A George Washington-Inspired Bar Crawl
Celebrate the original commander-in-chief’s birthday by drinking in one of his old haunts that are still, amazingly, open.
Taverns played a vital role during and after the Revolutionary War. They were the site of important meetings, rallies and even housed prisoners. They also, obviously, were a place to get a hot meal and a soothing drink.
So, it’s no wonder that our first president and star general, George Washington, frequented many such establishments. And it’s only fitting that nearly three centuries after his birth, Washington is still a key part of American culture, inspiring a number of liquor tributes.
The latest is inside New York’s Freehand Hotel, which offers guests the aptly named George Washington Bar complete with a large portrait of the president that is prominently hung behind the long mahogany bar. Toast the founding father with a Commodore Perry Cooler (Japanese whisky, shiso, wasanban, yuzu, soda) or the Mount Vernon Spritz (Cappelletti, Chinotto, prosecco, Himalayan pink salt), which is, of course, named for his Virginia plantation. (For several years, the estate was also home to his distillery, which was recently rebuilt and now produces a range of spirits.)
But, amazingly, there are also still a handful of taverns across the Northeast, which Washington actually drank in that are still open. We can’t think of a more fitting bar crawl to go on to celebrate his 286 birthday!
Fraunces Tavern, New York, New York
This New York stalwart opened in 1762 and has played host to a number of famous drinkers and historic events. Washington passed through its doors on a number of occasions, including during the week after “Evacuation Day,” when the British occupation of New York finally ended. He also presided over a farewell dinner for officers of the Continental Army in the Tavern’s Long Room and became rather chummy with tavern’s owner, Samuel Fraunces. Incredibly, the bar is still standing after more than 250 years and in its museum are several Washington artifacts, including a set of his dentures.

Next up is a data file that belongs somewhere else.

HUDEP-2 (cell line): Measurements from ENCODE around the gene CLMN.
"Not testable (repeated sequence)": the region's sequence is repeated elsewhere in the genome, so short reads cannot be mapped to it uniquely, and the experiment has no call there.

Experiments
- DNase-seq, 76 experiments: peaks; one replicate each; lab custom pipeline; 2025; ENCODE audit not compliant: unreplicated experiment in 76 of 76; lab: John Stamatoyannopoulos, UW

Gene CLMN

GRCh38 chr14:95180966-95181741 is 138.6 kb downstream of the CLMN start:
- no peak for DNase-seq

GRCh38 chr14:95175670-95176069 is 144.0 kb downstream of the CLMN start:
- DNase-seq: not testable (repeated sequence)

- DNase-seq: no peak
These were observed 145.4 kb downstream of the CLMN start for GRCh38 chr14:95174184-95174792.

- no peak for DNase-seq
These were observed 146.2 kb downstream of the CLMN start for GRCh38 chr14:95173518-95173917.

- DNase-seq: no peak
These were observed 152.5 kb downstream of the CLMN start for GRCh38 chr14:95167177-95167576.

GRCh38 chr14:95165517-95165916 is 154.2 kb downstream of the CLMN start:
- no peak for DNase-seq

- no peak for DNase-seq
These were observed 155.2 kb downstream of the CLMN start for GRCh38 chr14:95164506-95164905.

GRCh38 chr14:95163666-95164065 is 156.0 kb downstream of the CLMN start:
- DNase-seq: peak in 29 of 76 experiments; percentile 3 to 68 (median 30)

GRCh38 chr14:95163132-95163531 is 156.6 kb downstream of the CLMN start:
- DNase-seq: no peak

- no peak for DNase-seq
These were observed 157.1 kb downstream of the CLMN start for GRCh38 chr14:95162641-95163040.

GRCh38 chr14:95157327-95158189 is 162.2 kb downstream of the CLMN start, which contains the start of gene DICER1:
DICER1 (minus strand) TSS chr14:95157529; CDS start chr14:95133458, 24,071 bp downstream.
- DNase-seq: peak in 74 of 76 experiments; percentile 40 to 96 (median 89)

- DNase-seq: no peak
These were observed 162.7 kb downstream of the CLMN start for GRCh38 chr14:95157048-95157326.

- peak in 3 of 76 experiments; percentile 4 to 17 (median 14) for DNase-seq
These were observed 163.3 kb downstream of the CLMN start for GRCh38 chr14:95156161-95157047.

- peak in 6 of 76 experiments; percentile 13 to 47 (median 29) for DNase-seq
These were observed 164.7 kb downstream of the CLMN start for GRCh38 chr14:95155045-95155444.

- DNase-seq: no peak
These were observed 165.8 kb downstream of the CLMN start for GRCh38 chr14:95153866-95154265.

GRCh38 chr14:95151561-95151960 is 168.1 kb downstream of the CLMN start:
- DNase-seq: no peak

City Tavern, Philadelphia, Pennsylvania
After a long day at the first Continental Congress, it’s understandable that the delegates might have needed a stiff drink to unwind—and that’s exactly how Washington and his colleagues, including Thomas Jefferson and John Adams, wound up at the City Tavern. The establishment opened for business in 1773 and was often used as a meeting hall. During the Revolutionary War it was even used to house POWs. In 1789, the first year of Washington’s presidency, the Tavern threw a banquet for him as he traveled through Philadelphia on his way to New York. The original building was destroyed by a fire in 1854, but the Tavern was rebuilt according to its original specifications and reopened in 1976. Today, no historic tour of Philadelphia is complete without a visit to the bar, which serves a full menu of 18th-century fare, including roasted duckling and braised rabbit. Wash down your taste of history with a Wassail or glass of Eggnog.
The Old ’76 House, Tappan, New York
Despite its name, the Old ’76 House actually first opened its doors in 1668 and is one of oldest taverns in the United States. The bar and restaurant was a favorite of American patriots during the Revolutionary War when it was known as Mabie’s Inn. The bar proudly claims to have served “every General of the west wing of the Continental Army, including Commander-in-Chief General George Washington.” While history-obsessed patrons can dine in the same building used by Washington, the cuisine—anything from spring rolls to schnitzel—is probably a bit different now than what he enjoyed.
The Warren Tavern, Charlestown, Massachusetts
This cozy, well-kept bar just outside Boston was established in 1780—it was the first building constructed after British troops burned Charlestown to the ground. It’s named for Major General Joseph Warren, who was killed in action while volunteering during the battle at Bunker Hill. Though some of the Tavern’s most recognizable patrons were Revolutionary War heroes, including, Paul Revere and, naturally, Washington, details of their visits are murky. These days, you can visit the Tavern for a pint and a hearty meal, like a Sons of Liberty Burger or some classic New England clam chowder.
Middleton Tavern, Annapolis, Maryland
This Annapolis tavern was frequented by Washington and other members of the Continental Congress on some of the most historic dates in American history, including the day the Treaty of Paris was ratified. The bar and restaurant was expanded and remodeled in 1983, and now offers a raw bar and plenty of space for weekend brunchers as well as history buffs.